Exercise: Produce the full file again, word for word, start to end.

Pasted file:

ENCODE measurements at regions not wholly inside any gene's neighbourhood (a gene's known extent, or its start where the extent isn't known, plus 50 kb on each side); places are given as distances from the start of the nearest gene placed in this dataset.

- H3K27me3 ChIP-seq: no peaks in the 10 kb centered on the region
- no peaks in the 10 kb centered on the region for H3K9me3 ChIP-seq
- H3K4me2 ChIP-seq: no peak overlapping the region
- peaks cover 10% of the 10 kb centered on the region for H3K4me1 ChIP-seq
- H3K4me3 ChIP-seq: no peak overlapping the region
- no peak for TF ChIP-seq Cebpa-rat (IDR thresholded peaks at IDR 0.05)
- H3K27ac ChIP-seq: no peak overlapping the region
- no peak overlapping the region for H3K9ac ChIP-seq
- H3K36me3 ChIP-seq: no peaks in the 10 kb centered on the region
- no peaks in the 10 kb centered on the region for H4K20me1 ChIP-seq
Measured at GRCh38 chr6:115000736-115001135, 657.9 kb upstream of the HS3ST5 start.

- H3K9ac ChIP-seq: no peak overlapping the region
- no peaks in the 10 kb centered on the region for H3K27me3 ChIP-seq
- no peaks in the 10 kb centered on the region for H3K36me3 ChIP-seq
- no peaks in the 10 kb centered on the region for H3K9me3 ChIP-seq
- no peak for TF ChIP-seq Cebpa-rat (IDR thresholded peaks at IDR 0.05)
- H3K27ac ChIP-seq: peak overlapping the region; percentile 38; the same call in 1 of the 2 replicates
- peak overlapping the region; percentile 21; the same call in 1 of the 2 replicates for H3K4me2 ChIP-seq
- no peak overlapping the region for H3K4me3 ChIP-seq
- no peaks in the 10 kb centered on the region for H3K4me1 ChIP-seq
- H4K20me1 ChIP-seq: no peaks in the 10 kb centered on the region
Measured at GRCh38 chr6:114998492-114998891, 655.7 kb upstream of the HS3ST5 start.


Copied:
ENCODE measurements at regions not wholly inside any gene's neighbourhood (a gene's known extent, or its start where the extent isn't known, plus 50 kb on each side); places are given as distances from the start of the nearest gene placed in this dataset.

- H3K27me3 ChIP-seq: no peaks in the 10 kb centered on the region
- no peaks in the 10 kb centered on the region for H3K9me3 ChIP-seq
- H3K4me2 ChIP-seq: no peak overlapping the region
- peaks cover 10% of the 10 kb centered on the region for H3K4me1 ChIP-seq
- H3K4me3 ChIP-seq: no peak overlapping the region
- no peak for TF ChIP-seq Cebpa-rat (IDR thresholded peaks at IDR 0.05)
- H3K27ac ChIP-seq: no peak overlapping the region
- no peak overlapping the region for H3K9ac ChIP-seq
- H3K36me3 ChIP-seq: no peaks in the 10 kb centered on the region
- no peaks in the 10 kb centered on the region for H4K20me1 ChIP-seq
Measured at GRCh38 chr6:115000736-115001135, 657.9 kb upstream of the HS3ST5 start.

- H3K9ac ChIP-seq: no peak overlapping the region
- no peaks in the 10 kb centered on the region for H3K27me3 ChIP-seq
- no peaks in the 10 kb centered on the region for H3K36me3 ChIP-seq
- no peaks in the 10 kb centered on the region for H3K9me3 ChIP-seq
- no peak for TF ChIP-seq Cebpa-rat (IDR thresholded peaks at IDR 0.05)
- H3K27ac ChIP-seq: peak overlapping the region; percentile 38; the same call in 1 of the 2 replicates
- peak overlapping the region; percentile 21; the same call in 1 of the 2 replicates for H3K4me2 ChIP-seq
- no peak overlapping the region for H3K4me3 ChIP-seq
- no peaks in the 10 kb centered on the region for H3K4me1 ChIP-seq
- H4K20me1 ChIP-seq: no peaks in the 10 kb centered on the region
Measured at GRCh38 chr6:114998492-114998891, 655.7 kb upstream of the HS3ST5 start.